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There’s no doubt that in Somalia, crime pays—it’s about the only industry that does. There is even a functioning pirate stock exchange in Xarardheere, where locals buy “shares” in seventy-two individual pirate “companies” and get a respectable return if the company is successful. Most of the money, though, is frittered away. Boyah, who personally has made hundreds of thou- sands of dollars if not millions, asked me for cigarettes when I met him. When I asked what happened to all his cash, he explained: “When someone who never had money suddenly gets money, it just goes.” He also said that because of the extended network of relatives and clansmen, “it’s not like three people split a million bucks. It’s more like three hundred.” –“The Pirates are Winning!” Jeffrey Gettleman, The New York Review of Books
All is true. In vast, impoverished cities like Bombay, Cairo, Jakarta, Rio, or Lagos, the plot lines of the nineteenth century proliferate. Not ignorant mass suffering, but the ordeal of sentient individuals who are daily exposed to a world of possibilities through a sheet of glass—satellite TV, the Internet—that keeps them out. The extreme conditions of megacity slums contain the extravagant material that animated Dickens. In the gap between what their inhabitants know and feel and what they can have lies all the poignancy of Hardy. –“Dickens in Lagos,” George Packer, Lapham’s Quarterly
Some terms are spectacularly creative and useful. “Ham sandwich!” is a “Holy crap!”-like exclamation that would fit well in the absurd world of Anchorman. We all probably know an “askhole”—the kind of person who asks a lot idiotic questions. A “Harlot Davidson” isn’t a female biker, but a woman in a long-distance relationship who blabs about that relationship at a party and then hooks up with another dude anyway. Then there’s “fubarose”—a mix of F-word-derived slang and chemistry jargon used by chem majors to mean an “impure carbohydrate mixture, an undesired product of sugar synthesis.” Though “fubarose” has a science-specific meaning, I wonder if the inventors of this word have accidentally found the building block of everything in the universe. If we’re all made of fubarose, that would explain a few things. –“Do you speak college slang,” Mark Peters, Good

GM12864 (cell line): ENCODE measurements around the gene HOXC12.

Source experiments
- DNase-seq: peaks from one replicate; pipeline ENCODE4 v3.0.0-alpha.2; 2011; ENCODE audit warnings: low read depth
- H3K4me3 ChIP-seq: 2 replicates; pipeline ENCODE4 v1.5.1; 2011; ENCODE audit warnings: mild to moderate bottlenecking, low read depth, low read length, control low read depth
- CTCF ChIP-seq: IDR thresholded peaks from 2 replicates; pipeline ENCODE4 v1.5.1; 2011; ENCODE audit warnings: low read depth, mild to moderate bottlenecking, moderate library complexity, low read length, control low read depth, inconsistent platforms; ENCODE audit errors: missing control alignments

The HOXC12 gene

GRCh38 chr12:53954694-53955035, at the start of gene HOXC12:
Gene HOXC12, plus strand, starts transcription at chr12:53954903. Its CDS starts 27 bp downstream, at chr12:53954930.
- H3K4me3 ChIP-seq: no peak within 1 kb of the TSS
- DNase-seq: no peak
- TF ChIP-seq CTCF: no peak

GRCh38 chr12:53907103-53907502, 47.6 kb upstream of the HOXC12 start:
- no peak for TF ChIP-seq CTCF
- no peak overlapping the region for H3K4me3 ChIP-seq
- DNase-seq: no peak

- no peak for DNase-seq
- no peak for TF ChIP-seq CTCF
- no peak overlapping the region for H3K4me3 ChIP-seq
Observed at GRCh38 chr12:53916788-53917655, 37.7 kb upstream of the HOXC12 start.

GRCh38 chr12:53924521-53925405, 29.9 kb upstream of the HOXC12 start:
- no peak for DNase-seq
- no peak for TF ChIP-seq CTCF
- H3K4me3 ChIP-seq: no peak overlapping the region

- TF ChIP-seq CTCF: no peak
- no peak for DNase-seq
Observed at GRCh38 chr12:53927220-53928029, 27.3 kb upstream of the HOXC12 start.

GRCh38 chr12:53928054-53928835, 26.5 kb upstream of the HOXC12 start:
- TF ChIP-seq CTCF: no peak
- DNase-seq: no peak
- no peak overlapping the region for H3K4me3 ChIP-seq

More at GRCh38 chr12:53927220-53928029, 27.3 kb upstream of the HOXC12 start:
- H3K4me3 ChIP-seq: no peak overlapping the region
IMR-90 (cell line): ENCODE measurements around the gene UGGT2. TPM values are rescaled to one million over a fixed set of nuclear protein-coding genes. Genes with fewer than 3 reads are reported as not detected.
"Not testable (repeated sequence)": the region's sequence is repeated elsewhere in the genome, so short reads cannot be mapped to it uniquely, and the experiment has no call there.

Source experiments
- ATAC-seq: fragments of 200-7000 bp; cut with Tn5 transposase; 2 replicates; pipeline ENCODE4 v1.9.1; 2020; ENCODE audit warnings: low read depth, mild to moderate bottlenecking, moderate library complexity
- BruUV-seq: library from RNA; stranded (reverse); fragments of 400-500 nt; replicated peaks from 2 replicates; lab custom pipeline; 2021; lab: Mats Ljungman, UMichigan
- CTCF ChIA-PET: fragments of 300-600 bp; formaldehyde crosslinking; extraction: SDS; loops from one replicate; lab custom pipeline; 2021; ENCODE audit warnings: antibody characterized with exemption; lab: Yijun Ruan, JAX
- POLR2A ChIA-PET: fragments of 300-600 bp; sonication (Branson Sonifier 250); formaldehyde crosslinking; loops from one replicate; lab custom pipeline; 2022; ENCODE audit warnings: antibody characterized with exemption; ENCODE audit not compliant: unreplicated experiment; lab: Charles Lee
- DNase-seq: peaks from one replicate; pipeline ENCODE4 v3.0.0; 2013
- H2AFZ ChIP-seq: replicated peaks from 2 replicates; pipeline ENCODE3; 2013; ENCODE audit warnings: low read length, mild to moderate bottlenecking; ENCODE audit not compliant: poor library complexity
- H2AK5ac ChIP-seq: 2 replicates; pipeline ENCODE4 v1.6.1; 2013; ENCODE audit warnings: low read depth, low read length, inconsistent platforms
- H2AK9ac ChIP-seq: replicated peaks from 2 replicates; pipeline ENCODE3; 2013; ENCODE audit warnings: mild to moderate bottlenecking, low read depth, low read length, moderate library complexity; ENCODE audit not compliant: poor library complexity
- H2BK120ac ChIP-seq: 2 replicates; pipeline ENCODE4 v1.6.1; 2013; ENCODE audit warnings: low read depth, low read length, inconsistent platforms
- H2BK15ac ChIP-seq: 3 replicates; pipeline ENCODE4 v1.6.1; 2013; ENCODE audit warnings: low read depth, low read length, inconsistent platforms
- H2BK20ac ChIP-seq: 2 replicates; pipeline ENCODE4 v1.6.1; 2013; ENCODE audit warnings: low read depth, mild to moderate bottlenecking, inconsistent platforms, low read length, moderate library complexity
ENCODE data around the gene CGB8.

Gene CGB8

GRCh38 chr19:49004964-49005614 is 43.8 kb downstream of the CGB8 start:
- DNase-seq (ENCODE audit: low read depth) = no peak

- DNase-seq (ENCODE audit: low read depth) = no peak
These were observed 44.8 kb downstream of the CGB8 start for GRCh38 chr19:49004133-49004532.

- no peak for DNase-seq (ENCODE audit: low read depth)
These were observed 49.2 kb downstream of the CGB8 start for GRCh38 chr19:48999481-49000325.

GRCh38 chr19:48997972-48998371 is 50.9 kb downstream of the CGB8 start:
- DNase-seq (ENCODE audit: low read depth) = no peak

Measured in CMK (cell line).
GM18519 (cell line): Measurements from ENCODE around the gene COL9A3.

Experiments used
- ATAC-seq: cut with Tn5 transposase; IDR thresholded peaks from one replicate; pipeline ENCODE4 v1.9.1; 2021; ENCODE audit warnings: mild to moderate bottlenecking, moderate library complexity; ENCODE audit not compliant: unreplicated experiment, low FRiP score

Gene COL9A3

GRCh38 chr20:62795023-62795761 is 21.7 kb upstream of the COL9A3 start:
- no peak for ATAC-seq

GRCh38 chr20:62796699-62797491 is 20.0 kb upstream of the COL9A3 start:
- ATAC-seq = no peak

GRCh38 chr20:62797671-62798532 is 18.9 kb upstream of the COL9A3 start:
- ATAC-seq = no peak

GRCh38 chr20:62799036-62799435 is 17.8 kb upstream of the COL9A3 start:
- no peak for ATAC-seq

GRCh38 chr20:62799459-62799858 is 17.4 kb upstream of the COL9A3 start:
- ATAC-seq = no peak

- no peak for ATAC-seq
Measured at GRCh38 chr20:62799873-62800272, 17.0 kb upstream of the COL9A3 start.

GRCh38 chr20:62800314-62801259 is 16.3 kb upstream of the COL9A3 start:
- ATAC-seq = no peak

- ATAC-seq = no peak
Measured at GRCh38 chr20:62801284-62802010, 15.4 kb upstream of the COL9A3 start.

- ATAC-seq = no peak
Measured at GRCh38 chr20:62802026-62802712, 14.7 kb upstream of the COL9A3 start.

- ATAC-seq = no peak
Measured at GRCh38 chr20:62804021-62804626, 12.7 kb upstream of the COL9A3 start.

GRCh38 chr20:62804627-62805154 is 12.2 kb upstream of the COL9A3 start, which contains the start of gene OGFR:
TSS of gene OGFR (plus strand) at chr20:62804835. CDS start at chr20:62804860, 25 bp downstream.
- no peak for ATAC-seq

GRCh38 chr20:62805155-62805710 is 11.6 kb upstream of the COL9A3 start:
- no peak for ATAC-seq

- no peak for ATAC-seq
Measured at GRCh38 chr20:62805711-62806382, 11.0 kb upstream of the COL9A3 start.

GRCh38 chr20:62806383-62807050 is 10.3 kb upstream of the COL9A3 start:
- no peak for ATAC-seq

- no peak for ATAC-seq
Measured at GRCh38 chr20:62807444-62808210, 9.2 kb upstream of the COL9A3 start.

More from Rafe Bartholomew:
Years ago, I lived in Montana, a land of purple sunsets, clear streams, and snowflakes the size of silver dollars drifting through the cold air. There were no speed limits and you could legally drive drunk. My small apartment in Missoula had little privacy. In order to write, I rented an off-season fishing cabin on Rock Creek, a one-room place with a bed and a bureau. I lacked the budget for a desk. My idea was to remove a sliding door from a closet in my apartment and place it over a couple of hastily cobbled-together sawhorses.
Average exam score, in a SUNY-Fredonia study, for students who only listened to a podcast of their professor’s lecture:
Boys in Taiwan are likelier than girls to vomit in order to lose weight.
Hundreds of women in yoga pants marched through Barrington, Rhode Island, to defend their right to wear the garment, and Trump vowed to sue every woman accusing him of sexual assault. “I look so forward to doing that,” he said.
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"She never thanked me, never looked at me—melted away into the miserable night, in the strangest manner I ever saw. I have seen many strange things, but not one that has left a deeper impression on my memory than the dull impassive way in which that worn-out heap of misery took that piece of money, and was lost."